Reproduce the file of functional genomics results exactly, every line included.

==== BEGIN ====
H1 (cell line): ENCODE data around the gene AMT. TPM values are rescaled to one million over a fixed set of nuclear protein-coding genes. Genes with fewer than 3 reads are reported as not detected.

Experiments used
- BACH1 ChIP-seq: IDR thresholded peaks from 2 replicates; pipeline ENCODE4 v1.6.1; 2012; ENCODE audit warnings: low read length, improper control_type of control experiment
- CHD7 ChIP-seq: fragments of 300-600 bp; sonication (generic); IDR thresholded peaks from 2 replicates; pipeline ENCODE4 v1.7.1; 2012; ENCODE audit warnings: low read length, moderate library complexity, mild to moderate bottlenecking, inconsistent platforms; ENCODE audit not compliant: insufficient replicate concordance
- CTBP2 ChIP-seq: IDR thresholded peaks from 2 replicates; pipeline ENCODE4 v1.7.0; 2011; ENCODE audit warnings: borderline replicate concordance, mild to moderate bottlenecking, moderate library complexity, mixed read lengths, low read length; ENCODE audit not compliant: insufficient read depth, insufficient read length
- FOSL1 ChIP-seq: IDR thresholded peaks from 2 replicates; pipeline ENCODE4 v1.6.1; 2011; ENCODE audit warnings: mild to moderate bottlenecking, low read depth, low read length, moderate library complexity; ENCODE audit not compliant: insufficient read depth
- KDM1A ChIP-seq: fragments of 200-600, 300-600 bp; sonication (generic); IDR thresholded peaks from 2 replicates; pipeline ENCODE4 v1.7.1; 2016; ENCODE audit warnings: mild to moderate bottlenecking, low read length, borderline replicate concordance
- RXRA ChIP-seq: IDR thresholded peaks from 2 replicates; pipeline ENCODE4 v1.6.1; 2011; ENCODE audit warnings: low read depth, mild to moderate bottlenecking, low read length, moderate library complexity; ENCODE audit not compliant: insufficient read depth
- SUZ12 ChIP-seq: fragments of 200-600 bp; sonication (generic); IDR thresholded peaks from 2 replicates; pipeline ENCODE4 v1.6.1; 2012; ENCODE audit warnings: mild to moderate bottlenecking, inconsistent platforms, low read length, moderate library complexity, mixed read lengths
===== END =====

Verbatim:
H1 (cell line): ENCODE data around the gene AMT. TPM values are rescaled to one million over a fixed set of nuclear protein-coding genes. Genes with fewer than 3 reads are reported as not detected.

Experiments used
- BACH1 ChIP-seq: IDR thresholded peaks from 2 replicates; pipeline ENCODE4 v1.6.1; 2012; ENCODE audit warnings: low read length, improper control_type of control experiment
- CHD7 ChIP-seq: fragments of 300-600 bp; sonication (generic); IDR thresholded peaks from 2 replicates; pipeline ENCODE4 v1.7.1; 2012; ENCODE audit warnings: low read length, moderate library complexity, mild to moderate bottlenecking, inconsistent platforms; ENCODE audit not compliant: insufficient replicate concordance
- CTBP2 ChIP-seq: IDR thresholded peaks from 2 replicates; pipeline ENCODE4 v1.7.0; 2011; ENCODE audit warnings: borderline replicate concordance, mild to moderate bottlenecking, moderate library complexity, mixed read lengths, low read length; ENCODE audit not compliant: insufficient read depth, insufficient read length
- FOSL1 ChIP-seq: IDR thresholded peaks from 2 replicates; pipeline ENCODE4 v1.6.1; 2011; ENCODE audit warnings: mild to moderate bottlenecking, low read depth, low read length, moderate library complexity; ENCODE audit not compliant: insufficient read depth
- KDM1A ChIP-seq: fragments of 200-600, 300-600 bp; sonication (generic); IDR thresholded peaks from 2 replicates; pipeline ENCODE4 v1.7.1; 2016; ENCODE audit warnings: mild to moderate bottlenecking, low read length, borderline replicate concordance
- RXRA ChIP-seq: IDR thresholded peaks from 2 replicates; pipeline ENCODE4 v1.6.1; 2011; ENCODE audit warnings: low read depth, mild to moderate bottlenecking, low read length, moderate library complexity; ENCODE audit not compliant: insufficient read depth
- SUZ12 ChIP-seq: fragments of 200-600 bp; sonication (generic); IDR thresholded peaks from 2 replicates; pipeline ENCODE4 v1.6.1; 2012; ENCODE audit warnings: mild to moderate bottlenecking, inconsistent platforms, low read length, moderate library complexity, mixed read lengths